After Failed Trial, Chimerix Shuts Down Two More Phase 3 Tests

Xconomy Raleigh-Durham — 

[Updated 2/22/16, 11:43 am. See below. ] Chimerix is shutting down two late-stage trials for a drug meant to prevent infections in kidney transplant patients, a decision that follows the drug’s recent Phase 3 failure in people who have received stem cell transplants.

Durham, NC-based Chimerix (NASDAQ: CMRX) announced over the weekend that it would close the trials after reporting detailed results of the failed Phase 3 trial during the tandem meetings of the Center for International Blood & Marrow Transplant Research and the American Society for Blood and Marrow Transplantation. The company now plans to reassess the drug in new Phase 2 studies of its pill, known as brincidofovir, and meet with the FDA to determine the next steps.

When Chimerix initially announced in December that the brincidofovir had failed, the company said that in the 24 weeks following a stem cell transplant, the drug reduced infections from cytomegalovirus (CMV), a virus that can take advantage of patients with compromised immune systems. But those infections returned. Once off of the Chimerix drug, patients showed a higher rate of CMV infection in the weeks afterward compared to the group that received a placebo, the company reported.

Chimerix said over the weekend that the drug’s failure appears to be associated with higher use of corticosteroids and other immune system-suppressing therapies to treat graft versus host disease, a sometimes fatal complication that can develop when newly transplanted donor cells attack the body of a transplant recipient. Chimerix said that use of immune-suppressing drugs to prevent graft versus host disease is known to increase the risk of infections, including CMV infections, after a patient stops taking antiviral drugs.

One sign of graft versus host disease is diarrhea, which is also a known side effect of the Chimerix drug. In an earlier study, Chimerix developed a safety plan to monitor and manage diarrhea by temporarily stopping treatment with the drug when it occurred. The problem continued to occur in Chimerix’s Phase 3 trial, as patients on its drug had more frequent diarrhea than those on placebo.

[The following four paragraphs were added to include details from the conference call.] On a Monday morning conference call to explain the clinical trial results, CEO Michelle Berrey said that at some of the clinical trial sites, the diarrhea was presumed to be graft versus host disease and was treated with corticosteroids, rather than temporarily stopping administration of the Chimerix drug according to the safety plan the company had developed in Phase 2. Interrupting dosing of the drug should improve the diarrhea, if it is caused by the drug, according to the safety plan. If the diarrhea does not improve, the plan instructs physicians to look for other causes, such as graft versus host disease.

In clinical trial sites that followed the safety plan and interrupted dosing of the Chimerix drug, patients had better outcomes, Chief Medical Officer Garret Nichols said. He added that even though Chimerix staff briefed investigators on the safety plan at each clinical trial site, there were still differences in how closely the sites followed the plan. In one third of sites, patients were treated with corticosteroids without stopping the Chimerix drug. Nichols said the results of the trial underscored the need to emphasize to physicians the importance of interrupting dosing of the Chimerix drug early and allowing the gut to heal before resuming treatment.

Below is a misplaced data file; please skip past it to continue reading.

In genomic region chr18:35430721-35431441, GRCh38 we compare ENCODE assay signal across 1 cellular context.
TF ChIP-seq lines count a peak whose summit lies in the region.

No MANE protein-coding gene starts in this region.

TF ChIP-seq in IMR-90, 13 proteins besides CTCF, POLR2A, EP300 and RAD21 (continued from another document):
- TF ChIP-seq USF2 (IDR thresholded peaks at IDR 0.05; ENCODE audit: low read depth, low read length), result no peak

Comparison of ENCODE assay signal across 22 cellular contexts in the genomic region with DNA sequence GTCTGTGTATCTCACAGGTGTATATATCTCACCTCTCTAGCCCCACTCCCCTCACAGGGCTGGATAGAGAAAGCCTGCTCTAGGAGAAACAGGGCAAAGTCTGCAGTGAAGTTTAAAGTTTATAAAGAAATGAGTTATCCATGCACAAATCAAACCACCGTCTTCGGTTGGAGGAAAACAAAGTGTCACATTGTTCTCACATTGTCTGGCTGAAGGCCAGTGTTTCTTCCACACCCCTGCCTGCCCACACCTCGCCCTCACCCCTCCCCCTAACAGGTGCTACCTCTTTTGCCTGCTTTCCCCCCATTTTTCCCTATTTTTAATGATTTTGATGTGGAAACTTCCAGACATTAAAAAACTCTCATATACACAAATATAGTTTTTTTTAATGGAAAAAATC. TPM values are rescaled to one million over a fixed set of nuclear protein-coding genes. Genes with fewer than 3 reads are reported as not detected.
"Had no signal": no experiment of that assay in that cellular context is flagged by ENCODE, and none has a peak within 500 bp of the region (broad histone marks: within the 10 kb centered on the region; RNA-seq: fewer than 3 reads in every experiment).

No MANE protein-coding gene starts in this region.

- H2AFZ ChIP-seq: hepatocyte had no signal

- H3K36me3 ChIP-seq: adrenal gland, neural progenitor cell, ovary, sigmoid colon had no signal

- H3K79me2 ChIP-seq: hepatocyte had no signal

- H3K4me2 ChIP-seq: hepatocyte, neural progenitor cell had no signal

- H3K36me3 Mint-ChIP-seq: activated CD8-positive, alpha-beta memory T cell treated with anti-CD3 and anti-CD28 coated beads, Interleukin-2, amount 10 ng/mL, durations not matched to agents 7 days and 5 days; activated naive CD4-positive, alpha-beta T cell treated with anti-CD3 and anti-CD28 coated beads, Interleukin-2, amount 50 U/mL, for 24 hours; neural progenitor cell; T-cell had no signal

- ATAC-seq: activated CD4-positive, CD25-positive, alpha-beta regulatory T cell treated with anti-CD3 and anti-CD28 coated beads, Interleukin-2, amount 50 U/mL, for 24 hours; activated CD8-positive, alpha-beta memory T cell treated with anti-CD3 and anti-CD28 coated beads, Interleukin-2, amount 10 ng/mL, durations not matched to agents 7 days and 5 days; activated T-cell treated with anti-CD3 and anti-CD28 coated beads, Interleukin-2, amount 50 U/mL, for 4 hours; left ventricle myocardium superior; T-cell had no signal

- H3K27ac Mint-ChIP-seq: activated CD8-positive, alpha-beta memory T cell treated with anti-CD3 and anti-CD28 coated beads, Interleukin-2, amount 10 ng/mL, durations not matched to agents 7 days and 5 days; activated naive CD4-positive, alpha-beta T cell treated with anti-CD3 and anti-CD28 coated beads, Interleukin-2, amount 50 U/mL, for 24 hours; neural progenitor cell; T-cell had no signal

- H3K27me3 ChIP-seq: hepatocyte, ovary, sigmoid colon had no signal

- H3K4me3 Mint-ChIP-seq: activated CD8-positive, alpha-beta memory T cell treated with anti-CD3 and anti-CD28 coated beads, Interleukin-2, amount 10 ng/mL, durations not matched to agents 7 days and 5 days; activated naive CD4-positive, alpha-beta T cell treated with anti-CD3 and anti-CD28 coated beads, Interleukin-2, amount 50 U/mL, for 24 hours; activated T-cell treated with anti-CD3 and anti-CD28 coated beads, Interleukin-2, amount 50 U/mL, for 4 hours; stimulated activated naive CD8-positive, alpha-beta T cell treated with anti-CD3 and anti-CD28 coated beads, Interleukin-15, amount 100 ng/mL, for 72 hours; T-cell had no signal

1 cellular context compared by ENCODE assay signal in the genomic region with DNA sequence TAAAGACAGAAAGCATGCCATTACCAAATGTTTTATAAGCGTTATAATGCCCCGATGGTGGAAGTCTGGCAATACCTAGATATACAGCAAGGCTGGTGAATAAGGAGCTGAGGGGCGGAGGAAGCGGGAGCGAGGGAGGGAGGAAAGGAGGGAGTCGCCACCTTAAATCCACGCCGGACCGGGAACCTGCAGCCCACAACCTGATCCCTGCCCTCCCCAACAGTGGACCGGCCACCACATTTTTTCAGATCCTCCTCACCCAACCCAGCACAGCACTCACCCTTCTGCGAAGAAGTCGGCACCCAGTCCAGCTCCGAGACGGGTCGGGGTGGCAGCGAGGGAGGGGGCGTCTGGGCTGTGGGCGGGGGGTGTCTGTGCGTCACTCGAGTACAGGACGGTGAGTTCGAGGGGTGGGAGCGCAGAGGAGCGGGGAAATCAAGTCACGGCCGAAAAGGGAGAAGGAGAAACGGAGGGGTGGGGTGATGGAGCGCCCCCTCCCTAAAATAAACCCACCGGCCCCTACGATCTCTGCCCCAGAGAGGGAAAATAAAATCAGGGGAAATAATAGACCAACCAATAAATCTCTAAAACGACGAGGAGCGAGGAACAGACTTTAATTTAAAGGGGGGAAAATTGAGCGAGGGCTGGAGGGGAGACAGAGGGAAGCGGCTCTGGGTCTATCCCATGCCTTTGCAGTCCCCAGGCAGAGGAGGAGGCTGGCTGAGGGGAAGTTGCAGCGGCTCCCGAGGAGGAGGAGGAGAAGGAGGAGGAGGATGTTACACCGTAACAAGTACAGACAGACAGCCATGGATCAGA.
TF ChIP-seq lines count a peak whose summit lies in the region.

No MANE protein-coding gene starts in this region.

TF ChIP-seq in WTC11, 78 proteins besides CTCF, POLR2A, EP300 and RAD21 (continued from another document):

Chimerix said there were no statistically significant differences in patient deaths when comparing brincidofovir to a placebo. Though 15 more people died on its drug than on placebo, Chimerix attributed the deaths to higher use of immunosuppressive therapies. The Chimerix drug also failed a secondary goal of the clinical trial—preventing infections with a virus known as BK, which like CMV can also cause trouble for patients with weakened immune systems.

Despite closing the trials in kidney transplant patients, Berrey said the on the call that Chimerix remains committed to addressing infections in these patients. While kidney transplant patients are not at risk for graft versus host disease, they can experience diarrhea. Berrey said that the company needs to have a more complete understanding of the failed trial before it invests in additional late-stage studies. “We are not walking away from the kidney transplant population,” Berrey said on the call. “We continue to believe this unmet need can be met with brincidofovir.”

Nor is Chimerix isn’t giving up on brincidofovir as a preventative therapy for CMV in stem cell transplant patients, who currently have no FDA-approved drugs to help them fight the virus. Rather, it’s taking them back to Phase 2 testing, where Chimerix hopes to confirm the drug’s activity against BK virus. The company says these studies will also explore ways to manage adverse events associated with its drug.

The Chimerix drug is also in a separate late-stage clinical trial for adenovirus infections in patients with weakened immune systems that is expected to produce data in mid-2016. Chimerix is also studying its drug as a smallpox countermeasure, research that is funded by the Biomedical Advanced Research and Development Authority. Chimerix plans to discuss the full results of the failed trial with the FDA, including the data it has so far for adenovirus and smallpox.

Chimerix still wants to proceed with an intravenous form of brincidofovir in preclinical testing that the company says might avoid the diarrhea caused by the pill form of the drug. If those results hold up in human testing, Chimerix says it could explore dosing patients with the IV form of the drug in the weeks after a transplant, with the pill form of the drug made available when they go home.